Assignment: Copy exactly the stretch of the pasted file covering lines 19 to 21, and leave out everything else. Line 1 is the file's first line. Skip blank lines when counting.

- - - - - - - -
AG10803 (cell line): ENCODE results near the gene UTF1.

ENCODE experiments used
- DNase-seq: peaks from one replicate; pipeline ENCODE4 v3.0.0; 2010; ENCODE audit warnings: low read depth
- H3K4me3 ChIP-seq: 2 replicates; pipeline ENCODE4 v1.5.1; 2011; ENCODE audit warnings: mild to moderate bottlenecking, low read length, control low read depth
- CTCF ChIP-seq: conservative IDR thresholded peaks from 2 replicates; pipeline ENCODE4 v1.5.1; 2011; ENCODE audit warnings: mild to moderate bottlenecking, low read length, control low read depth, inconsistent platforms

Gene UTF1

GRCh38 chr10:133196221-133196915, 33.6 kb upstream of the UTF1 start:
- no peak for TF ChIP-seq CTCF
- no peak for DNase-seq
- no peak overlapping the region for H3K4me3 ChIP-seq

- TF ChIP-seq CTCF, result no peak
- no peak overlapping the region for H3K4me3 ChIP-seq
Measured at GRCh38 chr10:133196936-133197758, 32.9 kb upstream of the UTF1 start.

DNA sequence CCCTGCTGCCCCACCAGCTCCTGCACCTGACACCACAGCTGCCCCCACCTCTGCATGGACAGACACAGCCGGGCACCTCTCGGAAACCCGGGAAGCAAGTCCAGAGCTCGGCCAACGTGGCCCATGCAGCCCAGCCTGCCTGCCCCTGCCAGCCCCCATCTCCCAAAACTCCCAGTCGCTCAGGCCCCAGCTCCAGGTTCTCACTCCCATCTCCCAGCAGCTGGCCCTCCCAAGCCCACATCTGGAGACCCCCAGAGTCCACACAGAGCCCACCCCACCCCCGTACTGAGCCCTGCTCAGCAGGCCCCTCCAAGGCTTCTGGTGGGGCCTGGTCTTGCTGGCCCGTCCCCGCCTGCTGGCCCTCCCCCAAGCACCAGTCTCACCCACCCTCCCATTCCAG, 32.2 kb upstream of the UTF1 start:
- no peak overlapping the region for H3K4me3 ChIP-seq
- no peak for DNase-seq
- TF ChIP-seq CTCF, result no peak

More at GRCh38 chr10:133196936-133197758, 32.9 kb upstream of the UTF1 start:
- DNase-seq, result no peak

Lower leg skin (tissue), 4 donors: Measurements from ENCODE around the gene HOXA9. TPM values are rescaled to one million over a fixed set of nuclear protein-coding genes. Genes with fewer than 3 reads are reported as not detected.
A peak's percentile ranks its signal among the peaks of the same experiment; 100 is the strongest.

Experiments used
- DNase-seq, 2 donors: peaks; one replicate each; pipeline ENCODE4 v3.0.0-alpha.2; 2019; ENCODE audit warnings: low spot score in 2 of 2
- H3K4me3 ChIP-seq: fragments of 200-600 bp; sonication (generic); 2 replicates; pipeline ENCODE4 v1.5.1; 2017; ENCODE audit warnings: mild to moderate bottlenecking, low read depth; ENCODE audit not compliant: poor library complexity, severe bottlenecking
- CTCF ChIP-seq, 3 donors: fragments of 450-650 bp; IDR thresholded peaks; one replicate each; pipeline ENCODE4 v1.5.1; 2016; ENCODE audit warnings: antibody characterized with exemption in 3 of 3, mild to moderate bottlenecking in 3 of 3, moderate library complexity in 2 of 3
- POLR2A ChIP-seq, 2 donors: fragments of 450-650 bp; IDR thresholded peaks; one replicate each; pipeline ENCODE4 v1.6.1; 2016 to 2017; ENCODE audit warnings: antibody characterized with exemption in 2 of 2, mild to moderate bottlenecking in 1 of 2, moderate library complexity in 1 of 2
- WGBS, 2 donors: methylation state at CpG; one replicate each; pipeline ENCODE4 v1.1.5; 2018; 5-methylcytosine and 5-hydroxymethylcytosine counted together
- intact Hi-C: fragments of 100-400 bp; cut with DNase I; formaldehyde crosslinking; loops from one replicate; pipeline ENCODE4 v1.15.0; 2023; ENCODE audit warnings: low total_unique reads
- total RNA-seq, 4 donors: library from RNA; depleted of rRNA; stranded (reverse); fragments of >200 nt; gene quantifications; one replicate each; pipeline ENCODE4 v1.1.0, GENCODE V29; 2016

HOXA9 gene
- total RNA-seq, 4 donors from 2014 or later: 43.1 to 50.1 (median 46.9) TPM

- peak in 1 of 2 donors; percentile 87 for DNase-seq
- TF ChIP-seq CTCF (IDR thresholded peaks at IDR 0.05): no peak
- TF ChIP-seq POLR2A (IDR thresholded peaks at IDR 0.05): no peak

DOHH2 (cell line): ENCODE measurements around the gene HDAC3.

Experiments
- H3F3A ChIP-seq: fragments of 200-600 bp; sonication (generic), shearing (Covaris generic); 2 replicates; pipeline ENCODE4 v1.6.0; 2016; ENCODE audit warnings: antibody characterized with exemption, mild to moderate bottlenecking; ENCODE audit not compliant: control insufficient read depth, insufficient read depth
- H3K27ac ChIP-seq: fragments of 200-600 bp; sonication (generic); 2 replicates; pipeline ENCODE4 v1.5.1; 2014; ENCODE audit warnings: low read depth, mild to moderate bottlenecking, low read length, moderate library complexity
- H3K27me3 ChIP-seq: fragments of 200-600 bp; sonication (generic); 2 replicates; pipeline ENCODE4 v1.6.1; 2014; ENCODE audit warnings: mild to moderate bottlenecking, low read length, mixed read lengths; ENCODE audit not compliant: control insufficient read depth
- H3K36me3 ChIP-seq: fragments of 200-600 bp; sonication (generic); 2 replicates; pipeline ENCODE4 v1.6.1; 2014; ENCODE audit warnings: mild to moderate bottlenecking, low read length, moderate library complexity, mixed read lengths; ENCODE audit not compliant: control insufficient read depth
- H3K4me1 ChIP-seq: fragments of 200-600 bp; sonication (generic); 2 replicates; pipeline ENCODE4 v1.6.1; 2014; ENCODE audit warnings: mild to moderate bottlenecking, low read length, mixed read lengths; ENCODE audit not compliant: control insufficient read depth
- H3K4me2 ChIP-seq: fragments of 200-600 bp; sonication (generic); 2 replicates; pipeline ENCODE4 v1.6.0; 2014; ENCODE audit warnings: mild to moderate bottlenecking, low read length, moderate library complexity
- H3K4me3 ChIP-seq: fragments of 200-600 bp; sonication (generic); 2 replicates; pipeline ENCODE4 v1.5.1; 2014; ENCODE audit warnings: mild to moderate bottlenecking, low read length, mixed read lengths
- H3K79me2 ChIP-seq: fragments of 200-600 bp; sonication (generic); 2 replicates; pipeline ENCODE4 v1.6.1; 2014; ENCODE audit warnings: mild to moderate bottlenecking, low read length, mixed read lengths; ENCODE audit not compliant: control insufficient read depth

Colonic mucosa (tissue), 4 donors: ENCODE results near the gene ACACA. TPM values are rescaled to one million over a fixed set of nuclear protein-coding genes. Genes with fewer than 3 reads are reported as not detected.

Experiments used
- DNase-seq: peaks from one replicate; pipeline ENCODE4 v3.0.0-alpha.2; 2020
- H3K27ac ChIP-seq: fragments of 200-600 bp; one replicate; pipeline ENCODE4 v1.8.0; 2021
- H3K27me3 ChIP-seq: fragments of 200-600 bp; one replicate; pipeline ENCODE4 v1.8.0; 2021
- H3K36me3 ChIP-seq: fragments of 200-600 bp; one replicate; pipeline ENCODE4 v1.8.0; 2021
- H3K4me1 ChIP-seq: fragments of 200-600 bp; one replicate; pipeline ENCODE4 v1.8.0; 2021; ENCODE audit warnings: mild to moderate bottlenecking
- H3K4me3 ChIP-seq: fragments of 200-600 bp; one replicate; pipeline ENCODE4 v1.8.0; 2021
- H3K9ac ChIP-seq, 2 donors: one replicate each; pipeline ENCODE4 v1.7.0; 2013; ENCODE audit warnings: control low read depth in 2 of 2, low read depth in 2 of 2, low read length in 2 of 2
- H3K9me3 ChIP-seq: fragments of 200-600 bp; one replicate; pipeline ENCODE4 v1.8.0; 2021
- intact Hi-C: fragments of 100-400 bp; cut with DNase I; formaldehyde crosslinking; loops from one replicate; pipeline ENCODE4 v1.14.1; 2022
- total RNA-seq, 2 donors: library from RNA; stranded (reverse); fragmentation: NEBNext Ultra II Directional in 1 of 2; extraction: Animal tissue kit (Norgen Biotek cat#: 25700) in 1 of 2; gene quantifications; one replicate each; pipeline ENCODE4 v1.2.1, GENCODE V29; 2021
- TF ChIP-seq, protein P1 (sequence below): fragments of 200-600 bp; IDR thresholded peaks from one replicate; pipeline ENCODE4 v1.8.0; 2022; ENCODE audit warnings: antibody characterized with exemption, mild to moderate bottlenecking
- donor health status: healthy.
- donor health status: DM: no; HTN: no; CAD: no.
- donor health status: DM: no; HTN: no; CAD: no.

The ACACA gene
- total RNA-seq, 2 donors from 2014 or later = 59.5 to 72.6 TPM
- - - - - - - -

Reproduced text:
- DNase-seq, result no peak

Lower leg skin (tissue), 4 donors: Measurements from ENCODE around the gene HOXA9. TPM values are rescaled to one million over a fixed set of nuclear protein-coding genes. Genes with fewer than 3 reads are reported as not detected.
A peak's percentile ranks its signal among the peaks of the same experiment; 100 is the strongest.